BAKU – Azerbaijan’s Muslims are decrying government restrictions on the publication and distribution of religious materials, a move seen as an attempt by authorities to curtail the growing influence of religious groups in the country.
“We need literature just like anyone else,” Faiq Mustafa of the Lezgi mosque in the capital Baku, told The Institute for War and Peace Reporting (IWPR).“We need it even more, in fact, because Islam is such a complicated science.
“Unlike the stereotypical view that we gather in the mosque for a chat, we have to read a great deal to be aware of the Islamic rules for marriage, property, income, and so on.”
The Azeri government has imposed restrictions on the publication of religious materials.
In December 2011, the Azeri parliament introduced legislative amendments to restrict the distribution of religious materials.
The amendments made it a criminal act to import, publish or distribute religious material that has not been approved by a government committee for religious organizations.
Last month, the parliament added that all such items – audio and video material as well as literature – must carry an official stamp of approval, and confines their sale to government-designated retail outlets.
“Religious literature is at the core of our community’s development,” said Mustafa.
Like much of the ex-Soviet Union, Azerbaijan has witnessed a limited religious revival since independence in 1991.
The government of President Ilham Aliyev has been facing accusations of tightening controls on the Muslim religion in the country.
In mid-February 2010, the government ordered all state employees to remove Islam-related symbols -– like Qur’anic verses -- from their offices.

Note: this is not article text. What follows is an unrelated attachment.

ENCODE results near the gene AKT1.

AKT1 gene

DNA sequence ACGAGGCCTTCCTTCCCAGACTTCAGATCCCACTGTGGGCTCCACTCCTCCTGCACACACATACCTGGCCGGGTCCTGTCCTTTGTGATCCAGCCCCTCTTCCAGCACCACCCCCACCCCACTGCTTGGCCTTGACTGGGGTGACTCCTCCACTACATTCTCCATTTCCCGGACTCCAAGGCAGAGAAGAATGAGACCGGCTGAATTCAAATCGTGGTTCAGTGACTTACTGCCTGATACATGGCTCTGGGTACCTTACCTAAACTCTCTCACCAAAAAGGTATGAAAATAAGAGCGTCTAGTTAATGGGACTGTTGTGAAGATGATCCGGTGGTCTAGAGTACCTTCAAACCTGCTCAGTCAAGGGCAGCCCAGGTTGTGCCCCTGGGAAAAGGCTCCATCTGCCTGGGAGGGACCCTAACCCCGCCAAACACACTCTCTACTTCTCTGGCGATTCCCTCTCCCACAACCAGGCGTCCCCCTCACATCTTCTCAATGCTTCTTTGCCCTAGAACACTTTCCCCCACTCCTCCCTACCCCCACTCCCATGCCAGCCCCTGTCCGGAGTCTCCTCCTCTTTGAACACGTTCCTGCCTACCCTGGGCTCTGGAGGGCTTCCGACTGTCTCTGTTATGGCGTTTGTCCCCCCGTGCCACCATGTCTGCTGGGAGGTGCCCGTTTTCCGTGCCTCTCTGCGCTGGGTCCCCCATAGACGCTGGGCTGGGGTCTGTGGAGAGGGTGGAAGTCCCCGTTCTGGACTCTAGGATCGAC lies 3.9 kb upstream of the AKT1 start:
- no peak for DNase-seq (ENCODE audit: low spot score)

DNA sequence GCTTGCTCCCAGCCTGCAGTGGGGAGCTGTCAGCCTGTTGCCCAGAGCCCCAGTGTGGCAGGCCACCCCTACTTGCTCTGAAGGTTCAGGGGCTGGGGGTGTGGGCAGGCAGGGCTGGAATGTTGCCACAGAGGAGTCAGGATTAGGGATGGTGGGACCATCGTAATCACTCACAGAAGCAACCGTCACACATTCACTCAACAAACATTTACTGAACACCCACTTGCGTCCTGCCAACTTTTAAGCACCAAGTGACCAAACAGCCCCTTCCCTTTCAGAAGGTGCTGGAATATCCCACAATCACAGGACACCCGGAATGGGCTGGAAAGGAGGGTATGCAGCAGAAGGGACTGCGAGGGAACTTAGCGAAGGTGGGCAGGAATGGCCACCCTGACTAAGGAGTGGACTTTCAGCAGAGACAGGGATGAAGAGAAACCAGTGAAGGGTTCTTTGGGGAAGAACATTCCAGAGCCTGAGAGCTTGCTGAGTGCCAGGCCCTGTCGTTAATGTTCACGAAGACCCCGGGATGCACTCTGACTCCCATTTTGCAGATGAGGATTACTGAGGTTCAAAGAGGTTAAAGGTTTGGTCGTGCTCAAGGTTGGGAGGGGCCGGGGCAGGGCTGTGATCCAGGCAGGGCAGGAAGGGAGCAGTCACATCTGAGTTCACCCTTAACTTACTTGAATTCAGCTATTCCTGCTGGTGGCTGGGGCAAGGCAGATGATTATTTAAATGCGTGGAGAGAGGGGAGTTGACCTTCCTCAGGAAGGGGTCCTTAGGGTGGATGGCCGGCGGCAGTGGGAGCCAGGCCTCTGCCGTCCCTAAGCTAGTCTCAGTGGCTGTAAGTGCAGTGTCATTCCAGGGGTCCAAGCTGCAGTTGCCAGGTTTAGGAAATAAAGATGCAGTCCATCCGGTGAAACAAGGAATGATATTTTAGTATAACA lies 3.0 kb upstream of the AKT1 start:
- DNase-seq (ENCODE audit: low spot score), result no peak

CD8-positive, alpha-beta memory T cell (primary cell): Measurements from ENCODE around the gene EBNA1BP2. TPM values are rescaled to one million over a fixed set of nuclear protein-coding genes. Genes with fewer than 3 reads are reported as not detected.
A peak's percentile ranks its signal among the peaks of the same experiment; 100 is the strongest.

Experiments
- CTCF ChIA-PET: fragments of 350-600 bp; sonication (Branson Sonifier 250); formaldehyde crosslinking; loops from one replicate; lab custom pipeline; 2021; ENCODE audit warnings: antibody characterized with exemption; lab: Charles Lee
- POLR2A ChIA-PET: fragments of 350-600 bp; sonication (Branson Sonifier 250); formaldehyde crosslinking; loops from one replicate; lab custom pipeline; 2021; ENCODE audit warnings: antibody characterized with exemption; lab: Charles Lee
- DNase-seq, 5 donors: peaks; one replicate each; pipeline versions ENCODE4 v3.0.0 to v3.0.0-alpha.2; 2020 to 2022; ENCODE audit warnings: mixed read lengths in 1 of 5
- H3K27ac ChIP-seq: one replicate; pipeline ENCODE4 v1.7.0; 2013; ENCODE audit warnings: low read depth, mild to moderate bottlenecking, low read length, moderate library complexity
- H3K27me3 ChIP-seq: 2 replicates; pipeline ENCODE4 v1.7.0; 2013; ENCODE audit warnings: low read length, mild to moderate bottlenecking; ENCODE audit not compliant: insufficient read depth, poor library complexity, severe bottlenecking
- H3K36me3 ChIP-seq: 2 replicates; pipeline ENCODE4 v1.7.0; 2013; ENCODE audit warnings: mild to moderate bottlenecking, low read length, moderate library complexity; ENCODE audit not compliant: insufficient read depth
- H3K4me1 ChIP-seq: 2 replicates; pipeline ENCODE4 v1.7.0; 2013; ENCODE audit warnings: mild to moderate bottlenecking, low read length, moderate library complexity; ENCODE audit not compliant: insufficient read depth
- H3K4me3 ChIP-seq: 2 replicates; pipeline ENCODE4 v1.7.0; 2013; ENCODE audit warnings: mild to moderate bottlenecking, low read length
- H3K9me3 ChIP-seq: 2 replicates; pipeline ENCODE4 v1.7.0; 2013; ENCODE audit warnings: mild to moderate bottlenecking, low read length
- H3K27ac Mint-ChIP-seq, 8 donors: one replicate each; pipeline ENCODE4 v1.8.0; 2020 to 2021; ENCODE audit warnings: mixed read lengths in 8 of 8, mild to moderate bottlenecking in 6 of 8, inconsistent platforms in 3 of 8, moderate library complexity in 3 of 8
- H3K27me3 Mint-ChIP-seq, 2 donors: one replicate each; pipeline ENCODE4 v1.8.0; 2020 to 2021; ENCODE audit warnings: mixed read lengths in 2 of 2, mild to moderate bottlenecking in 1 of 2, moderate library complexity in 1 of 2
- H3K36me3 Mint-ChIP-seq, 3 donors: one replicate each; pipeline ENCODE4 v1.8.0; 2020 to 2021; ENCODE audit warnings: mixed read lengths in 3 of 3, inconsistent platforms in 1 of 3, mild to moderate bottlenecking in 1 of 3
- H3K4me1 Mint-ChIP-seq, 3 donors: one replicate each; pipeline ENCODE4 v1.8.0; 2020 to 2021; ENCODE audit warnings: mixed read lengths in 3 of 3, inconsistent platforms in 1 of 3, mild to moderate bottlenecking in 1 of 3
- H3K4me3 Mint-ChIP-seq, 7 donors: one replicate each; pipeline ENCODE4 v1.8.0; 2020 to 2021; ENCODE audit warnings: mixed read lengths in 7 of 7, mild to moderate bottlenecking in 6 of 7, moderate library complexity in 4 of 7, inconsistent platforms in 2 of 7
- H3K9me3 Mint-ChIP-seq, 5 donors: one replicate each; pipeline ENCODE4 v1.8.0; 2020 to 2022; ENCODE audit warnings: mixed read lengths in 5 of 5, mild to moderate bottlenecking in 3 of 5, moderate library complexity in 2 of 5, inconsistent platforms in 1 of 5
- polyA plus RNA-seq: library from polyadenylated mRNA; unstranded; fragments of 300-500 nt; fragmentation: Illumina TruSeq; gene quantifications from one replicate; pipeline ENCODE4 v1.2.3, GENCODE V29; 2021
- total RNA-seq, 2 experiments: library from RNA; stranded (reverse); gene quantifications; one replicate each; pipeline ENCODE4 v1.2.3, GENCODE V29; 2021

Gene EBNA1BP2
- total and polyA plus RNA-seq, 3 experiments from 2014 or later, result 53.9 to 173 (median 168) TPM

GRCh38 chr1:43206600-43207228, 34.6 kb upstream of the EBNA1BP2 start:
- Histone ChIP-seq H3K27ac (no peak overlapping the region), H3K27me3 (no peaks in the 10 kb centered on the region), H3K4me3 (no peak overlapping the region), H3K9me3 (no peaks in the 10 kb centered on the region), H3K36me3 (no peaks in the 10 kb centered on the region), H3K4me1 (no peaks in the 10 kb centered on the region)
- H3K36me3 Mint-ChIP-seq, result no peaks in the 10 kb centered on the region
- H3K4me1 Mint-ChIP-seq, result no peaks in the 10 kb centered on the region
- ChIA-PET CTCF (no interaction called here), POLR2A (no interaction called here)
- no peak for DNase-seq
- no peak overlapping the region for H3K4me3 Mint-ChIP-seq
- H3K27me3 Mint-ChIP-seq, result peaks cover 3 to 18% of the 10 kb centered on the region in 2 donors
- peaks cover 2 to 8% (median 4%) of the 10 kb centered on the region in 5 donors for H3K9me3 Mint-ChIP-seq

The state also requires all religious communities to register with the State Committee for Work with Religious Organizations.
The government also mandates that all religious groups align their teachings with the spiritual authority of the Caucasus Board of Muslims (CBM), a state-backed board of scholars which controls mosques in the country.
Analysts opine that the restrictions show government concerns about the growing influence of religious groups in the Shiite-majority country.
“Azerbaijan has a new generation of believers who are very active,” Altay Goyushov, a historian of religion from Baku State University, said.
The restrictions were also seen as a government reaction to accusations of mismanagement and corruption from Muslim figures.
In 2011, Movsum Samadov, head of the Islamic Party of Azerbaijan, was arrested after comparing President Aliyev to one of the most hated figures in the Shiite tradition.
“The government wants to control them and those [foreign] influences. It wants to make Islam something it owns and control,” Goyushov said.
Such government worries were reflected in the growing cases, documented by international human rights organizations, where Salafis have been harassed.
The authorities, however, were unhappy that Salafis tend to avoid registering with the official body that governs Azerbaijan’s Muslims, both Shiite and Sunni.
“It isn’t a fashion or something to be singled out; it’s an essential part of our faith,” Emil Jafarli, 34, who studied at Cairo’s Al-Azhar University, said.“It is absurd to isolate us because of the way we look, or to enforce rules to ban it. It would be a kind of violation.”
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